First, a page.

A Google smart contact lens is something diabetics in particular should keep a sharp eye out for in the future, as this advanced form of technology revealed this week is said to have the ability to monitor the glucose levels in human tears. Although the Google product is only in its prototype stages at the moment, this incredible idea might mean the end of eventual finger pricking in those with diabetes. The Washington Post shares what has been leaked so far on these contact lenses that can do so much more than simply help people see this Friday, Jan. 17, 2014.
The Google smart contact lens has yet to be approved by the FDA and will no doubt need quite a bit of testing to be proved safe, functional, and accurate, but this advanced invention could very well turn out to be the glucose level health checker of the future. Although everything from Wearables to the Google Glass may be the products on many people’s minds in recent times, Google has taken a new step forward in helping the public “see.”
The multi-billion dollar company announced a new project, centered on a contact lens that fits onto the human eye much like the ones we wear today. However, the lens won’t be letting you watch videos or receive email alerts right into the brain. Instead, this future, still-in-the-works project is working to make a difference in one of the most troubling health issues the U.S. struggles with: diabetes.
Despite being in its prototype stage, this amazing Google smart contact lens will allegedly use highly-sensitive sensors buttressed between two ultra-thin lenses to measure the glucose levels within one’s tears. The contact of the future also contains a very, very tiny capacitor, antenna, and even electronic controller, so that all physical information received from the product can then be transferred to a handheld device that can then be viewed and examined. In doing so, there will be no need for diabetics to prick their fingers in order to check their glucose levels.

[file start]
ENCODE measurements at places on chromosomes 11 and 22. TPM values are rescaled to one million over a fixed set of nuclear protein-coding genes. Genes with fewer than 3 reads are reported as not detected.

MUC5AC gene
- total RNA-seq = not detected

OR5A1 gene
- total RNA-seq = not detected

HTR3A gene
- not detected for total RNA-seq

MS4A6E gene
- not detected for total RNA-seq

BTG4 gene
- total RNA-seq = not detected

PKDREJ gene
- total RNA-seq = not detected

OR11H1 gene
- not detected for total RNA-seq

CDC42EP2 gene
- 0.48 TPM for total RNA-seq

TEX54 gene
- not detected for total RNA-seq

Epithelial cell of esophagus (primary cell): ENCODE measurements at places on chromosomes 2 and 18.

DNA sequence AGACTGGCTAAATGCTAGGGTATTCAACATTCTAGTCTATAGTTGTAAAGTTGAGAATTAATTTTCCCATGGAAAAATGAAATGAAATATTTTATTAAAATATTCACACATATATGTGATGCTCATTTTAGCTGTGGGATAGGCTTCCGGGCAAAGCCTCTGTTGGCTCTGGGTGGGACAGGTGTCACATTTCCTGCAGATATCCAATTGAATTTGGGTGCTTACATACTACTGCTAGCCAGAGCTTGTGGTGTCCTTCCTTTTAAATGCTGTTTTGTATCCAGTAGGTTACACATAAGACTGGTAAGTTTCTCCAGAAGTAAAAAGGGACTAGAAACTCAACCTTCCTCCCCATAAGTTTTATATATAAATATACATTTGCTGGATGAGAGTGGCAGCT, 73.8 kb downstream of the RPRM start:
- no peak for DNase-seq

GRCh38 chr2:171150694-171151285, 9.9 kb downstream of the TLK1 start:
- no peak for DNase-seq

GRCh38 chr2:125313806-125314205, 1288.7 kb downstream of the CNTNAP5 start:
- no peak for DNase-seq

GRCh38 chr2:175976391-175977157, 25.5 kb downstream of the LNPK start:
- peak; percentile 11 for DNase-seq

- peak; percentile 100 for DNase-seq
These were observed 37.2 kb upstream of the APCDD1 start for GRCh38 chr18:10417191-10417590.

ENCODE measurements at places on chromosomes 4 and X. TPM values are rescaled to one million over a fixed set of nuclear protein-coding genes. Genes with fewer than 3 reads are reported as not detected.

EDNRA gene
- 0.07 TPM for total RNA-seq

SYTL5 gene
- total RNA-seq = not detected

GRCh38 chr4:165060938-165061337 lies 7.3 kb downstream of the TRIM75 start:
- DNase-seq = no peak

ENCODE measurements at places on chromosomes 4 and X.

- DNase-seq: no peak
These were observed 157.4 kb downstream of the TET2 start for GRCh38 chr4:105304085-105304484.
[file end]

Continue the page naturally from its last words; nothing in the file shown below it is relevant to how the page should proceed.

“According to a short explanation of the technology provided by Google, the chip and sensors are mounted on a small plastic-like film. A tiny pinhole in the lens lets tear fluid seep over the glucose monitor to get regular health readings. Right now, the company said, it can get a level reading once every second.”
The National Diabetes Education Program states that over 25 million Americans suffer from diabetes, meaning that over eight percent of the people in the U.S. must take out their testers and prick their fingers in order to test their current blood levels, often multiple times a day. But some of the smart minds at Google are apparently working to make this glucose-testing process a much easier one for people around the world if their future product, the Google smart contact lens, comes to fruition.
Another upcoming Google product, the Google Glass, also made headlines this week after a woman was given the very first ticket for driving while wearing the futuristic eyeglasses wear.